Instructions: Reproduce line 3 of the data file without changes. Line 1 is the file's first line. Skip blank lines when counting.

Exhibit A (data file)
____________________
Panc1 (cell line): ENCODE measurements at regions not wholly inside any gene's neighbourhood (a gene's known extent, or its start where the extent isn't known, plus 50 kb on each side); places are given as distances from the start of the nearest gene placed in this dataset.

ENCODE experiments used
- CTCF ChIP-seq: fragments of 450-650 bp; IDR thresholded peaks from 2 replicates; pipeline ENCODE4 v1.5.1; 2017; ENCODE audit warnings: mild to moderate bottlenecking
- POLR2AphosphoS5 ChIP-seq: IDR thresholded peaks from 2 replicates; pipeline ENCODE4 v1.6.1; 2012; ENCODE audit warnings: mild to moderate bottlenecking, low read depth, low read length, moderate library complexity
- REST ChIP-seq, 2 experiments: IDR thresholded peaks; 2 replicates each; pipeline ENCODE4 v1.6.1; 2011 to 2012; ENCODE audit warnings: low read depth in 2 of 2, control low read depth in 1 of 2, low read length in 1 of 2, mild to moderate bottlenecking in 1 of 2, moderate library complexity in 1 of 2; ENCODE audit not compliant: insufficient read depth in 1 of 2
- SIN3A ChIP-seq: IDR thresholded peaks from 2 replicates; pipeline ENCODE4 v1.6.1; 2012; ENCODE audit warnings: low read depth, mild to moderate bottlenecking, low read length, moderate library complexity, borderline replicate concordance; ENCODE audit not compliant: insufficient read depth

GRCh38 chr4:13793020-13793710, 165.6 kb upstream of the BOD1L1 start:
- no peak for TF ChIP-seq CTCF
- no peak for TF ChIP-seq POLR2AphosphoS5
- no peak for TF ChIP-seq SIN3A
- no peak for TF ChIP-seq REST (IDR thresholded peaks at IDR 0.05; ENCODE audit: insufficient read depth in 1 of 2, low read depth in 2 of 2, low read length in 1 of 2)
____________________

- CTCF ChIP-seq: fragments of 450-650 bp; IDR thresholded peaks from 2 replicates; pipeline ENCODE4 v1.5.1; 2017; ENCODE audit warnings: mild to moderate bottlenecking